Bludgeoning, slashing and piercing damage - strengths and weaknesses?

Objection

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As I was pondering about the different types of damage you can have, I was reminded of the three different forms of physical damage used in Dungeons & Dragons and in Pathfinder: bludgeoning (from blunt weapons such as hammers and fists), slashing (from certain bladed weapons like axes and most swords) and piercing (from other bladed weapons like spears and some swords, and probably arrows too). My thoughts then turned to the sorts of creatures that would be weak to these kinds of damage. Creatures made entirely of a hard material like stone, bone or crystal seem like the sorts of things that would resist or be outright immune to slashing and piercing damage, but vulnerable to bludgeoning damage. Something soft and squishy, on the other hand, would probably resist bludgeoning damage but not slashing damage and probably not piercing damage either.

I am wondering what the RPG Maker community's thoughts are on this. In particular, what sorts of creatures would you imagine being vulnerable to piercing damage but possibly resistant to slashing damage and vice versa (since my own thoughts kind of failed at this part)?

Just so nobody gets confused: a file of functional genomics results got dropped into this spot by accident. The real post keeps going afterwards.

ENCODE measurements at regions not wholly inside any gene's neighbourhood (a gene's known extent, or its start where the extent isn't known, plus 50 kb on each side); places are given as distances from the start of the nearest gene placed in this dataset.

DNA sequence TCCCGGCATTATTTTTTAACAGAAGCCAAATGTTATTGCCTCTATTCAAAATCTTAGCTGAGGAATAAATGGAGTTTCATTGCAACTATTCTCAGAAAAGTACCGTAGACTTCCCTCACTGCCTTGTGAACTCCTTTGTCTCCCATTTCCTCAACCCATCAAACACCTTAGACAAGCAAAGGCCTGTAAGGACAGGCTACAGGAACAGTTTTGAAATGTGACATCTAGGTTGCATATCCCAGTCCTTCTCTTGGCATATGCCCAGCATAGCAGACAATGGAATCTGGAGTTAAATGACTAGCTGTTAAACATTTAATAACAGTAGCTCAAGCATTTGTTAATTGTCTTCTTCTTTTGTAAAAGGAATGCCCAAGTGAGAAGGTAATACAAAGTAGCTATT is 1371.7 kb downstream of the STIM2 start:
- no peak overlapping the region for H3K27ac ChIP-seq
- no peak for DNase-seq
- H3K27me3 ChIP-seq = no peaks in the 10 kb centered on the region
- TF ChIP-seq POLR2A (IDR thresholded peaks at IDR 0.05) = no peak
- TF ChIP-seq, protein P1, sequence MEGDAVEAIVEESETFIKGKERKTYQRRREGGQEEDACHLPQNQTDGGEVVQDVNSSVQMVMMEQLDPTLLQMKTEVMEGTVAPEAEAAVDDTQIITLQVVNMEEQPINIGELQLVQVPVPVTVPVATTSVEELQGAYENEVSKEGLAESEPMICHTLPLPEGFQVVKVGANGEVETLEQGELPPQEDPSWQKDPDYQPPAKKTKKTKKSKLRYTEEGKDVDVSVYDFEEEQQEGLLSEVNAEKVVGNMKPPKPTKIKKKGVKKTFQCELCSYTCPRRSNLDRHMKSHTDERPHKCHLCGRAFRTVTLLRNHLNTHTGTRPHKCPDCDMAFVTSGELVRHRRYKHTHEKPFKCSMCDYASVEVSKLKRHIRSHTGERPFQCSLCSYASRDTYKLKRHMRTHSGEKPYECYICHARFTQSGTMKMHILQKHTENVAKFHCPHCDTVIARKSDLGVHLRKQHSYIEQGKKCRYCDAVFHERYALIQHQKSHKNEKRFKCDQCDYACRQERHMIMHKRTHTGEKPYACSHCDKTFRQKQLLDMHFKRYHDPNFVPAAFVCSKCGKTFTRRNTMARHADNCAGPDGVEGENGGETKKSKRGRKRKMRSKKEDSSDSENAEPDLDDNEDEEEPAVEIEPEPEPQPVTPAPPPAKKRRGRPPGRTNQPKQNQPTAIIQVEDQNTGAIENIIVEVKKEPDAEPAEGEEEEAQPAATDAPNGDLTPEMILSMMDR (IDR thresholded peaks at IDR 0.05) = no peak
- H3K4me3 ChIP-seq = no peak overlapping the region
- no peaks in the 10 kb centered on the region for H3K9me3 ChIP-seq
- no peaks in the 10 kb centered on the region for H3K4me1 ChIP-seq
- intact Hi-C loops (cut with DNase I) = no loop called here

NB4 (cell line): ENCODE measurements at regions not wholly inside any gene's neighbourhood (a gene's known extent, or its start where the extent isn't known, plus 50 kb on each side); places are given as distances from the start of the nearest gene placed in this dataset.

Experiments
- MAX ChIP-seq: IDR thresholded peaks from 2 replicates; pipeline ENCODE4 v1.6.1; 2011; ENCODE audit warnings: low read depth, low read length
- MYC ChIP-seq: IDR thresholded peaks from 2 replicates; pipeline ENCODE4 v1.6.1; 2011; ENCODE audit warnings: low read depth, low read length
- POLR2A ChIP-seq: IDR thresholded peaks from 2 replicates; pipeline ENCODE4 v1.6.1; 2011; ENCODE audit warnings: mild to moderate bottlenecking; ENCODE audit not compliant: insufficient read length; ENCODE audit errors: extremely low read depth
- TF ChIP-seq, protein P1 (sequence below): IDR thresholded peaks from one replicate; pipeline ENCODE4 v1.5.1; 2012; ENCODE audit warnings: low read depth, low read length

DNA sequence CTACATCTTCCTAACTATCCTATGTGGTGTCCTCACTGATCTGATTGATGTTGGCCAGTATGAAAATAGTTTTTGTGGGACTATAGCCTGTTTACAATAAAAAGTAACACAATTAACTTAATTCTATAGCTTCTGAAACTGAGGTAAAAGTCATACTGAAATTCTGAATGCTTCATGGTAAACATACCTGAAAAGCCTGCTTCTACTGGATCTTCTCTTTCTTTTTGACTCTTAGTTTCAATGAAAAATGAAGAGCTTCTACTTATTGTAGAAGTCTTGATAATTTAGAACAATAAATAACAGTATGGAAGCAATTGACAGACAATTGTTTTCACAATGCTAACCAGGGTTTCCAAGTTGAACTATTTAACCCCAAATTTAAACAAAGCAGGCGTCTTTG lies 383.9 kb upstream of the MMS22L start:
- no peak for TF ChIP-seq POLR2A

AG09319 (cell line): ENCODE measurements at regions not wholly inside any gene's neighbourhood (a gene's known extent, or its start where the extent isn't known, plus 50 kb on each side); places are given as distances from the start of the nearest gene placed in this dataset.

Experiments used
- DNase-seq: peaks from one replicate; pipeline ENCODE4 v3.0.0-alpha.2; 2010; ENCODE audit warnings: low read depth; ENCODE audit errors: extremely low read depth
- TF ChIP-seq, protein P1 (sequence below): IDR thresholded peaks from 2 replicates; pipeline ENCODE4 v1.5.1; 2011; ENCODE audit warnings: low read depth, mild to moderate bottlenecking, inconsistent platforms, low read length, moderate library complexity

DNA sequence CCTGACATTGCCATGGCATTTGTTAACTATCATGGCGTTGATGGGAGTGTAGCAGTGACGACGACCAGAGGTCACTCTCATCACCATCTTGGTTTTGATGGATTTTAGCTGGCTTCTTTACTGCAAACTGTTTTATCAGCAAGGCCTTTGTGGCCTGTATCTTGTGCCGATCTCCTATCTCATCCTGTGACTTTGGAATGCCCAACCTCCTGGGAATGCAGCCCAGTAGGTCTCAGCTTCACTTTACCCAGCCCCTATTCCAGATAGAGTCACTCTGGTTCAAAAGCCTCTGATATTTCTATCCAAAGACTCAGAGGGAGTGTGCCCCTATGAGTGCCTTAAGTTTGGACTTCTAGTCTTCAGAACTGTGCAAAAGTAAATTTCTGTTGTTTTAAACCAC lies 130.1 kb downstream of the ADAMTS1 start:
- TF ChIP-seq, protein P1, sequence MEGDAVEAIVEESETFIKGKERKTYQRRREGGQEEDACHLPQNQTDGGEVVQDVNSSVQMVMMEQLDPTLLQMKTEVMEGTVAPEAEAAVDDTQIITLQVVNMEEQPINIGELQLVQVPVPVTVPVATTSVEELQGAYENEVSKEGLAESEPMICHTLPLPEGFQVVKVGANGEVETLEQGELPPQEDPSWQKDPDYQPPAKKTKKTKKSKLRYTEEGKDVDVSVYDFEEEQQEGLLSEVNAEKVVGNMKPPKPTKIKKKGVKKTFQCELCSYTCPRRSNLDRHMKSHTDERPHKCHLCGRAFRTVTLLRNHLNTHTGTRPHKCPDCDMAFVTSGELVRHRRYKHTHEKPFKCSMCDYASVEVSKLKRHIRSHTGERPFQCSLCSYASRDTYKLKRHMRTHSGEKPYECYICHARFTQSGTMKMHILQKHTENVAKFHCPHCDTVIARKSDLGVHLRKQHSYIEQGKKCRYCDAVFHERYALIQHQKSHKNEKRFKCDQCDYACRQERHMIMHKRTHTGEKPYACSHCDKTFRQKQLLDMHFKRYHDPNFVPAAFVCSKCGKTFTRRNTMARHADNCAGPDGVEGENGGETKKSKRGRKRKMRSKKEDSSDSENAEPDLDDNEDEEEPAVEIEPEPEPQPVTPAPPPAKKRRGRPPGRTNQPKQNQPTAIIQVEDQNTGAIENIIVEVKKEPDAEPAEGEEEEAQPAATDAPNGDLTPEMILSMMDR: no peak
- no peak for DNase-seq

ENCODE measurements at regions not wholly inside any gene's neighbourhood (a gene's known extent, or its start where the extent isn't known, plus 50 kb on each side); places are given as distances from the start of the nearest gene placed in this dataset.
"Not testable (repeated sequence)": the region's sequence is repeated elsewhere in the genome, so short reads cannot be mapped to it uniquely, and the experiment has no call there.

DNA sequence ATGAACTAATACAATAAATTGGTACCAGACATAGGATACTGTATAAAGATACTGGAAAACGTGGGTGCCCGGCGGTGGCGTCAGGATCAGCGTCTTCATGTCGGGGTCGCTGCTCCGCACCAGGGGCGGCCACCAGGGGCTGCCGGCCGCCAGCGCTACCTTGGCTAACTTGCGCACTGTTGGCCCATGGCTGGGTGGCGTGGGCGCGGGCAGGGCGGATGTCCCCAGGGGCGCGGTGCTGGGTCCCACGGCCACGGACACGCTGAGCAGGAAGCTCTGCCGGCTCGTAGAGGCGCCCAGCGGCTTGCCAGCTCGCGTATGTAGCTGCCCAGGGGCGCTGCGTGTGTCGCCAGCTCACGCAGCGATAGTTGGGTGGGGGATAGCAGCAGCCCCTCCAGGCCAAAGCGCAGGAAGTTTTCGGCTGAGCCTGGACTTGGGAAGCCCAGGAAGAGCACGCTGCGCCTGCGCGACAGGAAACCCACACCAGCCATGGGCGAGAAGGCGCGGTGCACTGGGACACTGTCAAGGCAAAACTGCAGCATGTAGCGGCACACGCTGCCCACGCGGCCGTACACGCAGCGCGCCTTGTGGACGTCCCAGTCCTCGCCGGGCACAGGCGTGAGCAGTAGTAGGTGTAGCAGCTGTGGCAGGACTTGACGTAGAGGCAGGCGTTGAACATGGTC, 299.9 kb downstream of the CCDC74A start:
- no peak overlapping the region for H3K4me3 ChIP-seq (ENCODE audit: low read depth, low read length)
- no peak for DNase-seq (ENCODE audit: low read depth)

kerbonklin

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In my opinion, the whole slash/pierce/bludgeon Physical damage types are over-used and are pretty bland, especially if you already have magic-based attacks that also have elemental weakness/resist. Those three physicals end up being a Rock/Paper/Scissors and it's boring to many people as well as very outdated. If your game only has these three damage types that can be weakness/resist, then it can be excused.

The usual (and decent) way to go about these three physical damage types is to have each one as their own specialty that set them apart from one another, instead of just weakness/resist. For example, in Bravely Default, all spears and staves have a natural +25% damage boost when using attacks that hit all enemies. Swords have decent accuracy and attack but come in more variations/elements. Axes have high base attack but low accuracy, but benefit best from non-normal attacks or things that increase accuracy (like Archer's Precision passive).
 

Missile

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As I was pondering about the different types of damage you can have, I was reminded of the three different forms of physical damage used in Dungeons & Dragons and in Pathfinder: bludgeoning (from blunt weapons such as hammers and fists), slashing (from certain bladed weapons like axes and most swords) and piercing (from other bladed weapons like spears and some swords, and probably arrows too). My thoughts then turned to the sorts of creatures that would be weak to these kinds of damage. Creatures made entirely of a hard material like stone, bone or crystal seem like the sorts of things that would resist or be outright immune to slashing and piercing damage, but vulnerable to bludgeoning damage. Something soft and squishy, on the other hand, would probably resist bludgeoning damage but not slashing damage and probably not piercing damage either.

I am wondering what the RPG Maker community's thoughts are on this. In particular, what sorts of creatures would you imagine being vulnerable to piercing damage but possibly resistant to slashing damage and vice versa (since my own thoughts kind of failed at this part)?